This method comprises the steps of generating a plurality of error signals over the sampling period, each error signal indicating the variation in interval between consecutive current zero crossings, generating an error signal frequency spectrum from the sequence of error signals, analyzing the error signal spectrum to determine a harmonic amplitude of a stator component of the error signal spectrum at 2X Hz which is the second harmonic of the supply frequency, the harmonic amplitude being the first element in a coordinate pair, sampling supply voltages over the sampling period, splitting the supply voltages into a positive sequence voltage and a negative sequence voltage, dividing the negative sequence voltage by the positive sequence voltage to produce a voltage ratio, the voltage ratio being the second coordinate in the coordinate pair, the harmonic amplitude and the voltage ratio together forming a coordinate pair, and comparing the coordinate pair to the stator signal data to produce a stator error signal.
Thus, another object of the invention is to produce a method by which a conventional motor controller can determine the degree of stator winding failure using information already known to the controller. As current zero crossing times and supply voltages are already measured by the motor controller in order to control other motor parameters, no additional hardware is needed to determine the degree of stator winding failure. Furthermore, no additional measurements are needed to determine the degree of stator winding failure.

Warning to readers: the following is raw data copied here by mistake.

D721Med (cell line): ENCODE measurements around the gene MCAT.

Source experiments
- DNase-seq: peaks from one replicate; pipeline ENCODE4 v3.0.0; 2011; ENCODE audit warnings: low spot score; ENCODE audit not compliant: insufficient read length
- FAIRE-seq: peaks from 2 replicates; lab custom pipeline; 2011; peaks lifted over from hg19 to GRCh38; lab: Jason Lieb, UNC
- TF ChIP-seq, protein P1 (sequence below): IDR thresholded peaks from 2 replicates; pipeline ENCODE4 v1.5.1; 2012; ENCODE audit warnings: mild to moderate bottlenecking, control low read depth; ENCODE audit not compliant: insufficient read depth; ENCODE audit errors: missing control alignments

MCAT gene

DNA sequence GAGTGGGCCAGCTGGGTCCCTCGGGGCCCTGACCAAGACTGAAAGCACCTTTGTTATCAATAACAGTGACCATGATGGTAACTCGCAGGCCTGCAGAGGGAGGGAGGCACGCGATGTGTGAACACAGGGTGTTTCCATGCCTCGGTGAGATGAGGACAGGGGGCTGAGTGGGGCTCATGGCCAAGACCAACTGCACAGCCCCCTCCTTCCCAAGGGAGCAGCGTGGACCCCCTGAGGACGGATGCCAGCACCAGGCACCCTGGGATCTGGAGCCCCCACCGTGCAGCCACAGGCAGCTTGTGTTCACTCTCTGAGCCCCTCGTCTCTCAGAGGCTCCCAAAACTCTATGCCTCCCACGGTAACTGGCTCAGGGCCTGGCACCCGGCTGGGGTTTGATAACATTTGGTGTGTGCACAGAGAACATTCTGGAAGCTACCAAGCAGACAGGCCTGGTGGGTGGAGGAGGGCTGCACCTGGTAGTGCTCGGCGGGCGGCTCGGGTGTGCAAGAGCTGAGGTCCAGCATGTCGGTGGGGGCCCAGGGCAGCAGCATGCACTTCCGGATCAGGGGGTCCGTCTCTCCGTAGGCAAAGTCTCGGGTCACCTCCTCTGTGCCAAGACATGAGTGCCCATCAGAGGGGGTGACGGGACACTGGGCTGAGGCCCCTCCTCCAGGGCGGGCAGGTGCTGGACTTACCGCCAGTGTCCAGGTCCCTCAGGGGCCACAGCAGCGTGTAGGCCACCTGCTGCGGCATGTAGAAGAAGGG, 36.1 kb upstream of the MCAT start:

Another object of the invention is to take advantage of a newly realized relationship between stator winding failure and current zero crossing information. It has been realized that stator winding failure caused periodic distortions at a frequency of 2X Hz in the stator current, thus periodically affecting the current zero crossing times. By generating an error signal spectrum representative of the period fluctuations between consecutive current zero crossings, and then distilling a 2X frequency stator component, information regarding the degree of stator winding failure can be ascertained.